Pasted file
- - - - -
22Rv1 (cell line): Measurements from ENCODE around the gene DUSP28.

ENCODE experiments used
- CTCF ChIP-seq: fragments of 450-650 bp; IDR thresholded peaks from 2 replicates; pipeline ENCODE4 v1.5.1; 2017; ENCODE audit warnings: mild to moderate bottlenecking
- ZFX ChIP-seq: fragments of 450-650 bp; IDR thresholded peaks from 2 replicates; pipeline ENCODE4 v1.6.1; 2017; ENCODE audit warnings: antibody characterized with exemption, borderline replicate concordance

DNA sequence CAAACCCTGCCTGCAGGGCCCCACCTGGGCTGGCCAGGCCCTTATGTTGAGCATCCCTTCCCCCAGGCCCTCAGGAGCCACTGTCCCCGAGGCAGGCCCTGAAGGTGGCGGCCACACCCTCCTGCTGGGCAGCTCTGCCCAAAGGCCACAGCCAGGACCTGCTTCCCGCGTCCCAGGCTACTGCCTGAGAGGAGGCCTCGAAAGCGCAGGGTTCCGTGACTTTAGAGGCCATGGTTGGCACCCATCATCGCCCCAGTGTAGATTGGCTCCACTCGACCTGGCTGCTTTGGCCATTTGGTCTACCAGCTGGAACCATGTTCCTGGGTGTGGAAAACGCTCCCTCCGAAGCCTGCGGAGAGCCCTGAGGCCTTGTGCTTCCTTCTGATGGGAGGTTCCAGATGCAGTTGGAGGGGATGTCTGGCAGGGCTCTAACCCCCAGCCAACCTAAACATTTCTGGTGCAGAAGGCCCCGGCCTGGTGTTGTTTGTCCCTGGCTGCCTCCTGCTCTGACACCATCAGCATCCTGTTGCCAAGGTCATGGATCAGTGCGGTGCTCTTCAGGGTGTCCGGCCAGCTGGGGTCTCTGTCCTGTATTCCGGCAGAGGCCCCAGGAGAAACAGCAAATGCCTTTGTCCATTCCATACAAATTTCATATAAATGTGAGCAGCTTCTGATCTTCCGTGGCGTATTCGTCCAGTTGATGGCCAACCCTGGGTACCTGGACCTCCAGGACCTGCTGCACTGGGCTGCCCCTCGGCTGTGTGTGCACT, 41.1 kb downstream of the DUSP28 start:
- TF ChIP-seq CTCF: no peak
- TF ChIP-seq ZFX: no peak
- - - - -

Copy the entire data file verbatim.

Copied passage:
22Rv1 (cell line): Measurements from ENCODE around the gene DUSP28.

ENCODE experiments used
- CTCF ChIP-seq: fragments of 450-650 bp; IDR thresholded peaks from 2 replicates; pipeline ENCODE4 v1.5.1; 2017; ENCODE audit warnings: mild to moderate bottlenecking
- ZFX ChIP-seq: fragments of 450-650 bp; IDR thresholded peaks from 2 replicates; pipeline ENCODE4 v1.6.1; 2017; ENCODE audit warnings: antibody characterized with exemption, borderline replicate concordance

DNA sequence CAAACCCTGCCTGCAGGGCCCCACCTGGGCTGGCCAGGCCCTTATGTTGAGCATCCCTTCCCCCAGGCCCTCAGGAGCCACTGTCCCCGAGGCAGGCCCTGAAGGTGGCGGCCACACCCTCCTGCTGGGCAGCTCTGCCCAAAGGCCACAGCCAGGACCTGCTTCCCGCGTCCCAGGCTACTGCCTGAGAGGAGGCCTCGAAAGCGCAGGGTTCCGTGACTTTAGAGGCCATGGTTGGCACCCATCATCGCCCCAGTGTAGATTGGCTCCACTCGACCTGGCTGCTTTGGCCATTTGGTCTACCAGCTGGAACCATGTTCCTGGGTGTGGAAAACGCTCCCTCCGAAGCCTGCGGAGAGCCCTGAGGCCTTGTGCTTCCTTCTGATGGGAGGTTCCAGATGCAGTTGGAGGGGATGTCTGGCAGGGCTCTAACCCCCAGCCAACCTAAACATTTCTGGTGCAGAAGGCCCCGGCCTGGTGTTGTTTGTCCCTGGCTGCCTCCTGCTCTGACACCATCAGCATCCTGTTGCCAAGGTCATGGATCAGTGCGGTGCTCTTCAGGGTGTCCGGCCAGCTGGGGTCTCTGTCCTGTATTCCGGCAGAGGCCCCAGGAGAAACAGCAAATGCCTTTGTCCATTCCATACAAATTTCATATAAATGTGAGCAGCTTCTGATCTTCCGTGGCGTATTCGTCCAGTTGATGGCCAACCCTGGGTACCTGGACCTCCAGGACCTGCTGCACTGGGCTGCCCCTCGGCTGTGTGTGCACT, 41.1 kb downstream of the DUSP28 start:
- TF ChIP-seq CTCF: no peak
- TF ChIP-seq ZFX: no peak